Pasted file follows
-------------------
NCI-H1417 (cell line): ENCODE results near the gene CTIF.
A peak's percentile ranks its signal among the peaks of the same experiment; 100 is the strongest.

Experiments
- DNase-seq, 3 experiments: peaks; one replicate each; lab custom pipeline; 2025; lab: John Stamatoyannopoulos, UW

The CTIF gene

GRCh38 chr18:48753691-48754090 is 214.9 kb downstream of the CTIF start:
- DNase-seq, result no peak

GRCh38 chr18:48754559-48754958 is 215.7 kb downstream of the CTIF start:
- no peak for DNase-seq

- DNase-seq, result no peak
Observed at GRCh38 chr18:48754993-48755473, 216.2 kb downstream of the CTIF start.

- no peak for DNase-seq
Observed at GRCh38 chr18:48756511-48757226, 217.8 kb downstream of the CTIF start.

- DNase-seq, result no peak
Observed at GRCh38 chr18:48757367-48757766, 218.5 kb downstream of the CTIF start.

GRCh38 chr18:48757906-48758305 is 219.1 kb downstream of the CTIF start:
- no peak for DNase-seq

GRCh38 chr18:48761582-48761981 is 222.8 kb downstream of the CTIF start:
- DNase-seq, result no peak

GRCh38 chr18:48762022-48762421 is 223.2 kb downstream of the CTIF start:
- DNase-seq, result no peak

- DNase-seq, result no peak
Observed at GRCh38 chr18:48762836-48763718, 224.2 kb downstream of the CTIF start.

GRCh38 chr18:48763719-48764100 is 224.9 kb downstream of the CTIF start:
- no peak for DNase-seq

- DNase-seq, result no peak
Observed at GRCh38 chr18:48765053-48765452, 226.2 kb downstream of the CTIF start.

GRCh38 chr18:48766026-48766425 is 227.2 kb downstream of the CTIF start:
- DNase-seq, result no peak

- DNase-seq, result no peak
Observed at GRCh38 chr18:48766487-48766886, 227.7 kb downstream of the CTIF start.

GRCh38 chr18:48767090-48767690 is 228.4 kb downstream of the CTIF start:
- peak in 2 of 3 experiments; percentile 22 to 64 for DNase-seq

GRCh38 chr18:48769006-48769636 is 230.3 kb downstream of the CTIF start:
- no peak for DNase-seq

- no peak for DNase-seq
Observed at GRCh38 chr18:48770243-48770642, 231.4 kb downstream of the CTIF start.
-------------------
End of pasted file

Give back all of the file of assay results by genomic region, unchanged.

NCI-H1417 (cell line): ENCODE results near the gene CTIF.
A peak's percentile ranks its signal among the peaks of the same experiment; 100 is the strongest.

Experiments
- DNase-seq, 3 experiments: peaks; one replicate each; lab custom pipeline; 2025; lab: John Stamatoyannopoulos, UW

The CTIF gene

GRCh38 chr18:48753691-48754090 is 214.9 kb downstream of the CTIF start:
- DNase-seq, result no peak

GRCh38 chr18:48754559-48754958 is 215.7 kb downstream of the CTIF start:
- no peak for DNase-seq

- DNase-seq, result no peak
Observed at GRCh38 chr18:48754993-48755473, 216.2 kb downstream of the CTIF start.

- no peak for DNase-seq
Observed at GRCh38 chr18:48756511-48757226, 217.8 kb downstream of the CTIF start.

- DNase-seq, result no peak
Observed at GRCh38 chr18:48757367-48757766, 218.5 kb downstream of the CTIF start.

GRCh38 chr18:48757906-48758305 is 219.1 kb downstream of the CTIF start:
- no peak for DNase-seq

GRCh38 chr18:48761582-48761981 is 222.8 kb downstream of the CTIF start:
- DNase-seq, result no peak

GRCh38 chr18:48762022-48762421 is 223.2 kb downstream of the CTIF start:
- DNase-seq, result no peak

- DNase-seq, result no peak
Observed at GRCh38 chr18:48762836-48763718, 224.2 kb downstream of the CTIF start.

GRCh38 chr18:48763719-48764100 is 224.9 kb downstream of the CTIF start:
- no peak for DNase-seq

- DNase-seq, result no peak
Observed at GRCh38 chr18:48765053-48765452, 226.2 kb downstream of the CTIF start.

GRCh38 chr18:48766026-48766425 is 227.2 kb downstream of the CTIF start:
- DNase-seq, result no peak

- DNase-seq, result no peak
Observed at GRCh38 chr18:48766487-48766886, 227.7 kb downstream of the CTIF start.

GRCh38 chr18:48767090-48767690 is 228.4 kb downstream of the CTIF start:
- peak in 2 of 3 experiments; percentile 22 to 64 for DNase-seq

GRCh38 chr18:48769006-48769636 is 230.3 kb downstream of the CTIF start:
- no peak for DNase-seq

- no peak for DNase-seq
Observed at GRCh38 chr18:48770243-48770642, 231.4 kb downstream of the CTIF start.